2003 Award Recipient

Professor Cecil C. Yip (Insulin Research; Discovery of Proinsulin)

Professor Cecil C. Yip (University of Toronto, Toronto, Ontario)
Professor Cecil C. Yip is cited for his significant contributions to the field of insulin research, including the discovery of the proinsulin molecule, as well as the insulin receptor sites. In addition he was the driving force in the establishment of the Centre for Cellular and Biomolecular Research and providing for its funding and programs.

Educational Background
Professor Yip graduated with B Sc. Degree at the McMaster University in 1959. He then obtained his Ph.D. degree from the then Rockefeller Institute (now University) in New York in 1963, for his studies of the biosynthesis of thyroxine.

Career Development
Professor Yip started his work and research at the Banting and Best Department of Medical Research, University of Toronto. In 1987 he was named the Charles H. Best Professor of Medical Research, a post he holds to this day. He rose through the ranks to become the Department Chair in 1990, and in 1993, he was made a Vice-Dean of Research in the Faculty of Medicine. He was named to the prestigious Royal Society of Canada in 2002.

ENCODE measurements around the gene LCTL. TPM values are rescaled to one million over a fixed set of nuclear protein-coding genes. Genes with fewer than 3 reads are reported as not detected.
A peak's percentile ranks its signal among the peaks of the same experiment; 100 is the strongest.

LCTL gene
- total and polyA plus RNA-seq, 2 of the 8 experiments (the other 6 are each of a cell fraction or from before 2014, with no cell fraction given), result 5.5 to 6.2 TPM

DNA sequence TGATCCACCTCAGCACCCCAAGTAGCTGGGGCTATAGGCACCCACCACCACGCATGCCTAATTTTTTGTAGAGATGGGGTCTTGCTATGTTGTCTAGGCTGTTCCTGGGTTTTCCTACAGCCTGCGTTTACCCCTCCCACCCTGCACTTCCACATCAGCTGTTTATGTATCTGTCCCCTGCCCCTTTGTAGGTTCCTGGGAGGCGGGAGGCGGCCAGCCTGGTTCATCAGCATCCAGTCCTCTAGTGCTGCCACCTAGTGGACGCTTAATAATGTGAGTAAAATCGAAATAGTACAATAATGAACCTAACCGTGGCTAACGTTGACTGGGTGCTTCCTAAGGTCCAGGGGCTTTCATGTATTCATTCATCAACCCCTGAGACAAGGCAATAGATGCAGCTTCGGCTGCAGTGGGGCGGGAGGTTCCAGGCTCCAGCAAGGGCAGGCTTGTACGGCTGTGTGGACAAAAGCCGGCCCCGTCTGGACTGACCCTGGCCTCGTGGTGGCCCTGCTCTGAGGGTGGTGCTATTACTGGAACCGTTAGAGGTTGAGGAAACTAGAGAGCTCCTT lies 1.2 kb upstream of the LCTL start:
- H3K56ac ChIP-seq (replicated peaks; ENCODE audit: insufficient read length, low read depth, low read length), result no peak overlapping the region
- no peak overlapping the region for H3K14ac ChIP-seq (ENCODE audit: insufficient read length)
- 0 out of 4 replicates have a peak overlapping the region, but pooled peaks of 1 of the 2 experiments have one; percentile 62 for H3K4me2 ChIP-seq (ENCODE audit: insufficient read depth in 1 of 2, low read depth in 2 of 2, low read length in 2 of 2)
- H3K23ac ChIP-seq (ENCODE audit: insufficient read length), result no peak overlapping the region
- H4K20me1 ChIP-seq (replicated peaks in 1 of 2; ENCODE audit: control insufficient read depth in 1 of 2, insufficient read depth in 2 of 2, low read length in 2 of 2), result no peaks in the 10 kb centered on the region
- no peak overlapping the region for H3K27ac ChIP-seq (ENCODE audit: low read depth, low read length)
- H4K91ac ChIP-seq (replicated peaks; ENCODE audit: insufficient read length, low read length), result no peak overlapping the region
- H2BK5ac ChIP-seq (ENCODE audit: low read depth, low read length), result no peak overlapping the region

Major Contributions
Professor Yip brought his enthusiasm in the lab to administration, where he played a leading role in the establishment of the Centre for Cellular and Biomedical Research. This new center is centred on the Human Genome Project, and is a new concept in biomedical research, gathering under one roof, researchers from widely different backgrounds, who will be able to interact with one another freely and collaborate. He worked tirelessly to enhance research, and he was key in attracting funding from government sources totaling over $55 million. He is now the Co-Director of the Centre, and since 2002 he is also the Chief Scientific Officer of the Ontario Genomics Institute.

Professor Yip research endeavors resulted in the discovery of proinsulin and its conversion to insulin. He was the first to use photoaffinity to demonstrate the subunit structure of the insulin receptor. These findings were fundamental to the study of diabetes and its treatment. The insulin receptor model can also be seen as a model to a better understanding of Cancer.

Other Honorary
Professor Yip has published more than 119 research papers in prestigious journals. He is also widely sought after as guest speakers at conferences and symposiums as an expert on insulin and diabetes. He was on the editorial boards of Diabetes and Biochemistry, and he sat on the Medical Review Committee of the Gairdner Foundation and the Grant Committee of the MRC. He has supervised 7 Ph.D. and 3 Master students, and 12 postdoctoral fellows have worked in his lab. His strong administrative skills have been in great demand at the University of Toronto, and he has chaired and sat on numerous committees including being President of the Faculty Association and the Co-chair of the United Way.